Right now, yoga is a huge part of my life. It's a place where my mind can quiet and grow strong, it contributes to my general health, and is quickly becoming one of my greatest passions. I recently joined Laughing Frog Yoga studio in Santa Monica and I really have to say that I'm loving every minute of it. I have an unlimited pass and it really allows me to be flexible with the courses (levels and styles). My favorite class is taught by Catherine Tingey--Slow Flow (Level 1/2). It's the ultimate source for finding your own rhythm, taking your time in each pose, and slowing down after a stressful work day. Catherine really pours into her students and makes them feel welcome, important and necessary to the practice. She even …

Truly resting on the weekend


"The art of weekend rest"

Words & Styling by Julie Pointer Photographs by Laura Dart Location The Barn at Tivoli for Kinfolk

There’s no better way to feel refreshed than turning off, heading out and narrowing your focus on one restful activity.

The world can be so loud these days. Distractions abound, vying for our attention at every turn. It’s no wonder we so often feel fragmented, pulled in countless directions, stressed, tired, uninspired. Shifting our attention to one sole task has become a discipline, particularly when that thing we want to draw ourselves to is rest. Given how rarely people seem to honestly disconnect these days, we’re starting to consider this ability to carve out respites for ourselves an art form.

This kind of rejuvenation demands the whole self—pouring oneself in till there’s no room for worried thoughts, fear of missing out on anything else or even that nagging desire to somehow share how well you’re relaxing with others. Finding rest…

On doing nothing


THE IDLER: How to do nothing
Words by Nikaela Marie Peters Photograph by Maja Norrman for Kinfolk

As people get older, they realize that time is more valuable than money. And finding more time to do absolutely nothing is perhaps exactly what we all need.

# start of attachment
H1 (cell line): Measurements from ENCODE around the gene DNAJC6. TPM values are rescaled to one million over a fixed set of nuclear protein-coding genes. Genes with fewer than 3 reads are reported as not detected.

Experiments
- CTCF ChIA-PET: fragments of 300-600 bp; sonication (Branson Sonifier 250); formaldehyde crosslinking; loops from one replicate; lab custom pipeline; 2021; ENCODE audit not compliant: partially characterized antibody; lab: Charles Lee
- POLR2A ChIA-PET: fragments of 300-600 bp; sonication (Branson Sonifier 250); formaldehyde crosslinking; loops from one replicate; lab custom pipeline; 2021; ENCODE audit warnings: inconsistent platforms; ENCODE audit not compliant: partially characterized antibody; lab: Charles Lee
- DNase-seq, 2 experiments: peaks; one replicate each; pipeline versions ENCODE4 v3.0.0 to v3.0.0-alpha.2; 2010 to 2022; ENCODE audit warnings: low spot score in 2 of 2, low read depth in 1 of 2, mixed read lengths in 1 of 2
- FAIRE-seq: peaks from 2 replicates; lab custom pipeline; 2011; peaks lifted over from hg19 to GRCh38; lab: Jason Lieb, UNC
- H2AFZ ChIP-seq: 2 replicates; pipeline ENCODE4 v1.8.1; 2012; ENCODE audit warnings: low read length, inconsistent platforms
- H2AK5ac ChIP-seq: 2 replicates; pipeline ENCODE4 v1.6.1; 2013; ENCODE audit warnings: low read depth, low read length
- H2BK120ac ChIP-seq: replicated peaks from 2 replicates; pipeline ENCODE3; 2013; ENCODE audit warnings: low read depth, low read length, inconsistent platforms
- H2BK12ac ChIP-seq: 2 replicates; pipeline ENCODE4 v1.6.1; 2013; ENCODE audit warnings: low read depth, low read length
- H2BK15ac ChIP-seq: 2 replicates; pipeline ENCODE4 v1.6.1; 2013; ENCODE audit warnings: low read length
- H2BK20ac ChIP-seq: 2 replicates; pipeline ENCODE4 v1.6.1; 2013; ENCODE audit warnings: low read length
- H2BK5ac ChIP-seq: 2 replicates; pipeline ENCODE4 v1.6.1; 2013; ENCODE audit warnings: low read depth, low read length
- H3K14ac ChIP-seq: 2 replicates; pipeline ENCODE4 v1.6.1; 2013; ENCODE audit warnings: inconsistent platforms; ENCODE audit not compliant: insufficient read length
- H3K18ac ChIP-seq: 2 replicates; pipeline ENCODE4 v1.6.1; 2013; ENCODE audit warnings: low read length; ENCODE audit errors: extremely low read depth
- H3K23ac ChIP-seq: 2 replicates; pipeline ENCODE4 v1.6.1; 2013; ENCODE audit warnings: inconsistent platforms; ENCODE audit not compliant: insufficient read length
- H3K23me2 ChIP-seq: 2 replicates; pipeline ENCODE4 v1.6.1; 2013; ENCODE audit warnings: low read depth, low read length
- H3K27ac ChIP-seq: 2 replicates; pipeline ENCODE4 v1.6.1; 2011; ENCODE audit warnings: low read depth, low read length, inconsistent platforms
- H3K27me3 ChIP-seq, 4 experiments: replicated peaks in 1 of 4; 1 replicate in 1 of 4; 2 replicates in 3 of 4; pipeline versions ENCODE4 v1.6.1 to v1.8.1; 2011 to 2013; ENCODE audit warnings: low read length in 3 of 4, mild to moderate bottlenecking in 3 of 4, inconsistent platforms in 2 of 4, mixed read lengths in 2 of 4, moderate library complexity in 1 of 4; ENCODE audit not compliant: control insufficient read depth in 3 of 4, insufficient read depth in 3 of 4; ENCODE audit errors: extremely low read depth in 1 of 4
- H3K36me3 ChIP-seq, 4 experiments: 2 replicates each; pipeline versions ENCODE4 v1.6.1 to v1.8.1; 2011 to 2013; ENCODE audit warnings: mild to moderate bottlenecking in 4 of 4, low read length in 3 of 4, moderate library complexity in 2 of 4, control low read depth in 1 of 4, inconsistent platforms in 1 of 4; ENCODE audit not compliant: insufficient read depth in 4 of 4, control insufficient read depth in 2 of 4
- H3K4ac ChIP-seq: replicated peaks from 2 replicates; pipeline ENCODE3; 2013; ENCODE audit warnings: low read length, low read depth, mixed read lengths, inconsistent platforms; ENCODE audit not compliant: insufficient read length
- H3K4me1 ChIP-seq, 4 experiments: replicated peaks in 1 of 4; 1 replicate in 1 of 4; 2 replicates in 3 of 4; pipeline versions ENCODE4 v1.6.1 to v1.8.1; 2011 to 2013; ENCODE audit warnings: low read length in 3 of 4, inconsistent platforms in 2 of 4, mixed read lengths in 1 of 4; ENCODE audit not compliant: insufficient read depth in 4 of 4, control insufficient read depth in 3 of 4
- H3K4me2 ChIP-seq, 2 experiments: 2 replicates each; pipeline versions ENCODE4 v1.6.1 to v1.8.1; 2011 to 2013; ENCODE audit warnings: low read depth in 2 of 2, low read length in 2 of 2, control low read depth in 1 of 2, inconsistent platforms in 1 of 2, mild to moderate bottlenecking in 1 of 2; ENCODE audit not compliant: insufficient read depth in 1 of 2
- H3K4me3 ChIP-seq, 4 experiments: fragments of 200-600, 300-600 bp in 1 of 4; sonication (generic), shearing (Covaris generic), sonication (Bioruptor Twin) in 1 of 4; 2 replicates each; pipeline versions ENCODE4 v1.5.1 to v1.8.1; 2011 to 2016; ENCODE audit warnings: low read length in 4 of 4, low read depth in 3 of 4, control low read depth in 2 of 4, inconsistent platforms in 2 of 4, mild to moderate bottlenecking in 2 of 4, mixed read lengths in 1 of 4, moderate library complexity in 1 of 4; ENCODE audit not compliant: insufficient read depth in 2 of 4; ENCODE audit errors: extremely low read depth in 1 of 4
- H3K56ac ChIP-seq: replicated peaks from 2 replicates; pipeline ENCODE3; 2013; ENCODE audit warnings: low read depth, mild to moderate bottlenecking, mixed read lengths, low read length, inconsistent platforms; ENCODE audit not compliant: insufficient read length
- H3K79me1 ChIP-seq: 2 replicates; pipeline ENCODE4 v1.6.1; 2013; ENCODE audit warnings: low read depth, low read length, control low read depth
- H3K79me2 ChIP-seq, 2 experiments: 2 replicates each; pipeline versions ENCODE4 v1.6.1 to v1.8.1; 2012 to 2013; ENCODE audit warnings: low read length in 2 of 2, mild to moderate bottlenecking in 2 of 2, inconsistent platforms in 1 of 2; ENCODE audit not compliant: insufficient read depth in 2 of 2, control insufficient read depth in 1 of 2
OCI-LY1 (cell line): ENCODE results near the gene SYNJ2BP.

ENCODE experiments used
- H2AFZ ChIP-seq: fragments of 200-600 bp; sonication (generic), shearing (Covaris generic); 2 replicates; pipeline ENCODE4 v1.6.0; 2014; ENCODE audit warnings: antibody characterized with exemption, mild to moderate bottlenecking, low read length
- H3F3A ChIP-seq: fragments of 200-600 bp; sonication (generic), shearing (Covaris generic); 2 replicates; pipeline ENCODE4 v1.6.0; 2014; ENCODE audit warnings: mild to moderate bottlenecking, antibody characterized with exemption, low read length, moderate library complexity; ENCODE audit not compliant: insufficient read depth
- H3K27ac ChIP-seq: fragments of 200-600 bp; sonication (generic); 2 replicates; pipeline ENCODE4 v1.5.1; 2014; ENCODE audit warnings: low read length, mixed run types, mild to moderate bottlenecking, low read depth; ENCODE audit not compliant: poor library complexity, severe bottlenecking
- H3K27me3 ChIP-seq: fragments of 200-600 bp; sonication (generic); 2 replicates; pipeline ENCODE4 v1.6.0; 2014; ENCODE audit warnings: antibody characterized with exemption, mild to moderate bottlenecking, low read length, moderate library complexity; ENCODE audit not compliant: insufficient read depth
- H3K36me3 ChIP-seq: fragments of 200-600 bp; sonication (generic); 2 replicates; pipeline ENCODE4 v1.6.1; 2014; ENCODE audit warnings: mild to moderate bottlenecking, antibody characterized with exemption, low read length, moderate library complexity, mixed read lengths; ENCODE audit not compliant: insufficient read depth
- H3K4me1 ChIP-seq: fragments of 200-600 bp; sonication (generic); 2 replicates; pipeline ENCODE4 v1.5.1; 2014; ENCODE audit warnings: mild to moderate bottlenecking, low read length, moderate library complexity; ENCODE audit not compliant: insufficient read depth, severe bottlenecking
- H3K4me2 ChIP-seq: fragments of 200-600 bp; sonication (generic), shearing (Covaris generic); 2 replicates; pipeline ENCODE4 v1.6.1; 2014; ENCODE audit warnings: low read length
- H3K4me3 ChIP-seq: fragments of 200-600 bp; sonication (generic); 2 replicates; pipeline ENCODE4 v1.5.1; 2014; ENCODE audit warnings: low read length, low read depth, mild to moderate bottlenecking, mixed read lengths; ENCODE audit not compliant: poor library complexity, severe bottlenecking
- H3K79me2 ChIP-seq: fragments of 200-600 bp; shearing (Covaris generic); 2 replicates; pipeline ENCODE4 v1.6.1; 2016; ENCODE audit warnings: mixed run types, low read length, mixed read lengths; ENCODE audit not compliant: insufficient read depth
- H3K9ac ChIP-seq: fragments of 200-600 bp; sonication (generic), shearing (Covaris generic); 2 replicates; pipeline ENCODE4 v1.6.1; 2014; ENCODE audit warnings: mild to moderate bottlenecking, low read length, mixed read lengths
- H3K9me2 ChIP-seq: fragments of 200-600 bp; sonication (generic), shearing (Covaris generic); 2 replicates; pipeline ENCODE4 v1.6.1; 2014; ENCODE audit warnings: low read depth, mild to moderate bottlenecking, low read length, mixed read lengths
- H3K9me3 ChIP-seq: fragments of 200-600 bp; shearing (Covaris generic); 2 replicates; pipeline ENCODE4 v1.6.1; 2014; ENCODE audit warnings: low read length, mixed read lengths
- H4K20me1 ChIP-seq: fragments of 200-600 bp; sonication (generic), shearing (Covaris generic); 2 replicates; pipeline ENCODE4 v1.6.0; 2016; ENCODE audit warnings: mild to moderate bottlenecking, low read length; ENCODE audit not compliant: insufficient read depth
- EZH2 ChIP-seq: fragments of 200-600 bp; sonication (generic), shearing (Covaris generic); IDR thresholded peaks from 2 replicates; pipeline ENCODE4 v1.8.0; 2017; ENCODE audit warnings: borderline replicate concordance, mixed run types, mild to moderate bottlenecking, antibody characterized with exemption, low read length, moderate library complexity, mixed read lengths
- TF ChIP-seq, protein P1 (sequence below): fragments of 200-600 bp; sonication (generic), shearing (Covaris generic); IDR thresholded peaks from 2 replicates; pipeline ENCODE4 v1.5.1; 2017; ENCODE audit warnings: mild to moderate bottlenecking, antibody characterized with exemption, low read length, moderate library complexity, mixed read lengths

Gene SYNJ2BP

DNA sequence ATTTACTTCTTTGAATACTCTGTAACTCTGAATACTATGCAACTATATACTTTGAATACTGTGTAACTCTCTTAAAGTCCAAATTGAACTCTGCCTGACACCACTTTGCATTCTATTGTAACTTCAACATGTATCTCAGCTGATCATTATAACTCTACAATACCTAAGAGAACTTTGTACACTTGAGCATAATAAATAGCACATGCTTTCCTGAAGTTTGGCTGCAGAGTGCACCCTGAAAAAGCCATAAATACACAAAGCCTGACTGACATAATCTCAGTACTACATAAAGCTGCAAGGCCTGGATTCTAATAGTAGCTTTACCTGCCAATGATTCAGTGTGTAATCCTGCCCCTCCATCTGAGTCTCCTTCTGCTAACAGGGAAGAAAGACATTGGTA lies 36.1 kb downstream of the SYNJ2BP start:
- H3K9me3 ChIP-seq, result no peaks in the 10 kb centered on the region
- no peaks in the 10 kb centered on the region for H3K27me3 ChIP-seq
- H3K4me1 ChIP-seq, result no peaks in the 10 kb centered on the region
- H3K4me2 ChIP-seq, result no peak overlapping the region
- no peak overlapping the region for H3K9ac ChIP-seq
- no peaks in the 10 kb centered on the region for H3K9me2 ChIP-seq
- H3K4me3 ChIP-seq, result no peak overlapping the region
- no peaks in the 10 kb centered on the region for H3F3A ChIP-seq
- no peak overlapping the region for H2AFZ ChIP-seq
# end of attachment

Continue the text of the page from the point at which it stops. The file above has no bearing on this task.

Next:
It’s the stuff of gods and infants—the birthplace of great works of art, philosophy and science. The habit of doing nothing at all is super-important to our individual and cultural well-being, yet it seems to be dying in our digitized age.

Far from laziness, proper idleness is the soul’s home base. Before we plan or love or decide or act or storytell, we are idle. Before we learn, we watch. Before we do, we dream. Before we play, we imagine. The idle mind is awake but unconstrained, free to slip untethered from idea to idea or meander from potential theory to potential truth. Thomas Aquinas argued that “it is necessary for the perfection of human society that there should be men who devote their lives to contemplation.”

Is true…


Go placidly amid the noise and haste,
            and remember what peace there may be in silence.
            As far as possible without surrender
            be on good terms with all persons.
            Speak your truth quietly and clearly;
            and listen to others,
            even the dull and the ignorant;
            they too have their story.

            Avoid loud and aggressive persons,
            they are vexations to the spirit.
            If you compare yourself with others,
            you may become vain and bitter;
            for always there will be greater and lesser persons than yourself.
            Enjoy your achievements as well as your plans.

            Keep interested in your own career, however humble;
            it is a real possession in the changing fortunes of time.
            Exercise caution in your business affairs;
            for the world is full of trickery.
            But let this not blind you to what virtue there is;